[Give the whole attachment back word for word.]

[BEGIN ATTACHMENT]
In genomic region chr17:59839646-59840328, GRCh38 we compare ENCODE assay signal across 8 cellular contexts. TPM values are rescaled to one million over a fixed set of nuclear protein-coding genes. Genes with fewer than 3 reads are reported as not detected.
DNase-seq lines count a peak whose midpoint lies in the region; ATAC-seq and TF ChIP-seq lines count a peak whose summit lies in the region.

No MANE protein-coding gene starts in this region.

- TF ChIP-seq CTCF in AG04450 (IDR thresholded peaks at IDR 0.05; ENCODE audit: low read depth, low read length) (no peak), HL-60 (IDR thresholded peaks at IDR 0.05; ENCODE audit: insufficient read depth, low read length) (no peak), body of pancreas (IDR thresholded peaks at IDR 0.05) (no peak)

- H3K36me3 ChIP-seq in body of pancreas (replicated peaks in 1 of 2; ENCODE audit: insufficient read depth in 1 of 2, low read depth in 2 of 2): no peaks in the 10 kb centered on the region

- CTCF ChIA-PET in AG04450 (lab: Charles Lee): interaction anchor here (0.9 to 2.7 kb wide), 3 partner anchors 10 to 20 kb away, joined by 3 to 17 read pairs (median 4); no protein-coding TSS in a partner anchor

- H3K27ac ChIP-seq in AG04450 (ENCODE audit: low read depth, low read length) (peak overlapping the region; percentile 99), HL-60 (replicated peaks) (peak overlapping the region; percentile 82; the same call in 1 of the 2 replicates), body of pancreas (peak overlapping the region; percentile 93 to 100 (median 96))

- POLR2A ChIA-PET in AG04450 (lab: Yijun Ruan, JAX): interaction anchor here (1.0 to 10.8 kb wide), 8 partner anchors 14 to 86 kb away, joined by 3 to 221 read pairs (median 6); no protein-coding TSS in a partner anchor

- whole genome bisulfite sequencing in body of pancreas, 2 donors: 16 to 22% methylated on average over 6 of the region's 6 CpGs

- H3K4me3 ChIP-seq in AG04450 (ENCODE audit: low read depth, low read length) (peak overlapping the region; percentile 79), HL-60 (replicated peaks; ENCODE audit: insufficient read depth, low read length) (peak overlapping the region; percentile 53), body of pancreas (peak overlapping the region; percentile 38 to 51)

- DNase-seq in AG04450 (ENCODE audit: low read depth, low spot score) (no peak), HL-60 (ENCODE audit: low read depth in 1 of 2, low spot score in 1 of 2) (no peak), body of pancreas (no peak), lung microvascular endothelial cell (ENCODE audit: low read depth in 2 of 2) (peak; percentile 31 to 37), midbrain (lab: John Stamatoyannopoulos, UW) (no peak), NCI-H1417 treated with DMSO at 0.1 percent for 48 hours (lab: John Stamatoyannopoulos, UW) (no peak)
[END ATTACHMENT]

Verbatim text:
In genomic region chr17:59839646-59840328, GRCh38 we compare ENCODE assay signal across 8 cellular contexts. TPM values are rescaled to one million over a fixed set of nuclear protein-coding genes. Genes with fewer than 3 reads are reported as not detected.
DNase-seq lines count a peak whose midpoint lies in the region; ATAC-seq and TF ChIP-seq lines count a peak whose summit lies in the region.

No MANE protein-coding gene starts in this region.

- TF ChIP-seq CTCF in AG04450 (IDR thresholded peaks at IDR 0.05; ENCODE audit: low read depth, low read length) (no peak), HL-60 (IDR thresholded peaks at IDR 0.05; ENCODE audit: insufficient read depth, low read length) (no peak), body of pancreas (IDR thresholded peaks at IDR 0.05) (no peak)

- H3K36me3 ChIP-seq in body of pancreas (replicated peaks in 1 of 2; ENCODE audit: insufficient read depth in 1 of 2, low read depth in 2 of 2): no peaks in the 10 kb centered on the region

- CTCF ChIA-PET in AG04450 (lab: Charles Lee): interaction anchor here (0.9 to 2.7 kb wide), 3 partner anchors 10 to 20 kb away, joined by 3 to 17 read pairs (median 4); no protein-coding TSS in a partner anchor

- H3K27ac ChIP-seq in AG04450 (ENCODE audit: low read depth, low read length) (peak overlapping the region; percentile 99), HL-60 (replicated peaks) (peak overlapping the region; percentile 82; the same call in 1 of the 2 replicates), body of pancreas (peak overlapping the region; percentile 93 to 100 (median 96))

- POLR2A ChIA-PET in AG04450 (lab: Yijun Ruan, JAX): interaction anchor here (1.0 to 10.8 kb wide), 8 partner anchors 14 to 86 kb away, joined by 3 to 221 read pairs (median 6); no protein-coding TSS in a partner anchor

- whole genome bisulfite sequencing in body of pancreas, 2 donors: 16 to 22% methylated on average over 6 of the region's 6 CpGs

- H3K4me3 ChIP-seq in AG04450 (ENCODE audit: low read depth, low read length) (peak overlapping the region; percentile 79), HL-60 (replicated peaks; ENCODE audit: insufficient read depth, low read length) (peak overlapping the region; percentile 53), body of pancreas (peak overlapping the region; percentile 38 to 51)

- DNase-seq in AG04450 (ENCODE audit: low read depth, low spot score) (no peak), HL-60 (ENCODE audit: low read depth in 1 of 2, low spot score in 1 of 2) (no peak), body of pancreas (no peak), lung microvascular endothelial cell (ENCODE audit: low read depth in 2 of 2) (peak; percentile 31 to 37), midbrain (lab: John Stamatoyannopoulos, UW) (no peak), NCI-H1417 treated with DMSO at 0.1 percent for 48 hours (lab: John Stamatoyannopoulos, UW) (no peak)